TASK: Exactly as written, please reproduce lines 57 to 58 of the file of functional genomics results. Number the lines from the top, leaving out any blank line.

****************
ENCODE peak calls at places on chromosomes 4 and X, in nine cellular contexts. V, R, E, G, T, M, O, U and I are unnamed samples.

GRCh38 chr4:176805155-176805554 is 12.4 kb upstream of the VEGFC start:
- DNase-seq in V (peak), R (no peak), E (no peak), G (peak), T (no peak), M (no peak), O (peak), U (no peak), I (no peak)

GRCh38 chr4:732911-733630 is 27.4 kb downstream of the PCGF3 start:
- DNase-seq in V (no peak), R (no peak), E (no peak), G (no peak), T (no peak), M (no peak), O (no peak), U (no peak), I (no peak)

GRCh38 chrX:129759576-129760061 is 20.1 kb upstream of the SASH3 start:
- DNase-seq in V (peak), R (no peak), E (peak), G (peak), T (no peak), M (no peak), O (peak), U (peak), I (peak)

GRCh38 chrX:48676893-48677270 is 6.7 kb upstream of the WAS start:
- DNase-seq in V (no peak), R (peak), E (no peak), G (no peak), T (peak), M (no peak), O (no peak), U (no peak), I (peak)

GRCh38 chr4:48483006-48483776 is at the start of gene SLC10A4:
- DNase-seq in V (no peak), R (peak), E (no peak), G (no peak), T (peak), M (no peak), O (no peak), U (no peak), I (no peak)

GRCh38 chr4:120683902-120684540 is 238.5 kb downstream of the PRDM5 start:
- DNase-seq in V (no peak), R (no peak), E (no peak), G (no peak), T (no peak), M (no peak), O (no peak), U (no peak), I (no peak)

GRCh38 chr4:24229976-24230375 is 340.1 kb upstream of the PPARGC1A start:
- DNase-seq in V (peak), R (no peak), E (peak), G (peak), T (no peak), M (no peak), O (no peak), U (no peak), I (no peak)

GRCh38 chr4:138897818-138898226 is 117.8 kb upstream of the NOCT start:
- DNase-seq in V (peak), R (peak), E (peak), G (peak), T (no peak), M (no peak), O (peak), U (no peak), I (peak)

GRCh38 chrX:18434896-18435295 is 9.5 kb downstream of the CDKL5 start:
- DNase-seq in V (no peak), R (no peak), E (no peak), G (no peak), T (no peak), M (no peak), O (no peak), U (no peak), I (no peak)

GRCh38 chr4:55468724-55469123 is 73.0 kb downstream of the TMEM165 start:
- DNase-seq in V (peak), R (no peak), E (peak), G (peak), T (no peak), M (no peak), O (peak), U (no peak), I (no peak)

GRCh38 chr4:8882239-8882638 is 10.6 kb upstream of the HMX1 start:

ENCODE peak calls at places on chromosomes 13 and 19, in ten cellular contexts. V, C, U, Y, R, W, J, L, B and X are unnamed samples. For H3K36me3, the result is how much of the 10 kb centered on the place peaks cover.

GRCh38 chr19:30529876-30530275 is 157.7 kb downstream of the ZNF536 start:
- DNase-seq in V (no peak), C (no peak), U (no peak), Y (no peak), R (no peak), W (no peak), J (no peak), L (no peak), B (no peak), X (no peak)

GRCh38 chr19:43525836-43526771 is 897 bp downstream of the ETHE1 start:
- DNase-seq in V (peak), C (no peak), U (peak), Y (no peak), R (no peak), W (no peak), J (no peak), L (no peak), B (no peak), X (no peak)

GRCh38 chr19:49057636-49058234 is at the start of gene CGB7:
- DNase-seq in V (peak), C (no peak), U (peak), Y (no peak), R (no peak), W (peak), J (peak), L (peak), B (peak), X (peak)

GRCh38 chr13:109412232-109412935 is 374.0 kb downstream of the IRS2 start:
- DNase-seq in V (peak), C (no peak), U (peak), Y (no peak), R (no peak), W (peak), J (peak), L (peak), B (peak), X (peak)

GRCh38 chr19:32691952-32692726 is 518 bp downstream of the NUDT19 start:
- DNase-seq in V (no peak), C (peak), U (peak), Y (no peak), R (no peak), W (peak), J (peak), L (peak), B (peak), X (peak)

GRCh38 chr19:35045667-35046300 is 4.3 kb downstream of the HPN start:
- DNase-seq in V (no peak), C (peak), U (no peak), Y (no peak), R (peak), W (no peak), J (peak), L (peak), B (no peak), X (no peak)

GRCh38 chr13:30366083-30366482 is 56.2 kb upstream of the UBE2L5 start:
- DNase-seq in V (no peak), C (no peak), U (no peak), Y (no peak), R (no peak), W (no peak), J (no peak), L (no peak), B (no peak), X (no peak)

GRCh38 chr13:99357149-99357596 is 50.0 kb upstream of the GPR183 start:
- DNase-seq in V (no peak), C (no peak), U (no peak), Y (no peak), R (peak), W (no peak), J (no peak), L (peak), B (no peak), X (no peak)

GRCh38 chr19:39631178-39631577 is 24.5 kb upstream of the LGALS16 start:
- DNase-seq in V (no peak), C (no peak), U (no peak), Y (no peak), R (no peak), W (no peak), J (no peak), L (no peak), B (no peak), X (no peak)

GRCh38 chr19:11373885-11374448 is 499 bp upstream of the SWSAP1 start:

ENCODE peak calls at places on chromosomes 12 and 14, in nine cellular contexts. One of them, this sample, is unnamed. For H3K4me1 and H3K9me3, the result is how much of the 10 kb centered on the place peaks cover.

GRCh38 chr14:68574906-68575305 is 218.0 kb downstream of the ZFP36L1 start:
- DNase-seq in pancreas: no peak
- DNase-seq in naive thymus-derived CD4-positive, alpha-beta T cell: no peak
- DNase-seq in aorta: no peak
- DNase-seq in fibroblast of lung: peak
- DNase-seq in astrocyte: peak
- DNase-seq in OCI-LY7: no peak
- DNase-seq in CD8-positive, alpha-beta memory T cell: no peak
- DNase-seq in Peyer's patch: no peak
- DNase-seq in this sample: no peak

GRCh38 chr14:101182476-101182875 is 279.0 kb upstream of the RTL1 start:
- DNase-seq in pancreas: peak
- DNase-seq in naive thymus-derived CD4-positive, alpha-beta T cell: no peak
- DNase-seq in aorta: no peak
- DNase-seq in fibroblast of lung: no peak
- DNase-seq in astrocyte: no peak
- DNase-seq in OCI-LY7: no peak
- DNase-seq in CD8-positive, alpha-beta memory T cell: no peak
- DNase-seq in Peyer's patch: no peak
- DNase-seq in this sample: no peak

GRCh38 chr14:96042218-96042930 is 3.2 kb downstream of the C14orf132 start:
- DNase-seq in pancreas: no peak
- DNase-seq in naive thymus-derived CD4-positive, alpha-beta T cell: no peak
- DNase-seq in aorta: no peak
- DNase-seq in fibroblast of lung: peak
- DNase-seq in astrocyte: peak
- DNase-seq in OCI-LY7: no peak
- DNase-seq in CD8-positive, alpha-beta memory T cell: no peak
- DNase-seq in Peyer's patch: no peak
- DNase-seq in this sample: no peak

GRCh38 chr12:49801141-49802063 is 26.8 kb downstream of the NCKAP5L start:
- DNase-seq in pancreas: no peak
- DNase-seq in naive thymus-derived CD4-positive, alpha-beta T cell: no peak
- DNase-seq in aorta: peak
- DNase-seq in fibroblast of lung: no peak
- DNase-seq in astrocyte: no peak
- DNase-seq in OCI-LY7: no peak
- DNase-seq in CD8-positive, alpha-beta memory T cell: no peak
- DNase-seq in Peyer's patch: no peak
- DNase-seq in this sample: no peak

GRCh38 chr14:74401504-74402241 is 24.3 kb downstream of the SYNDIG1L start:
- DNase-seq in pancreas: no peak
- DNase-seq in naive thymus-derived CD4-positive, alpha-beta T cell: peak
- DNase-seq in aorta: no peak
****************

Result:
- DNase-seq in aorta: no peak
- DNase-seq in fibroblast of lung: no peak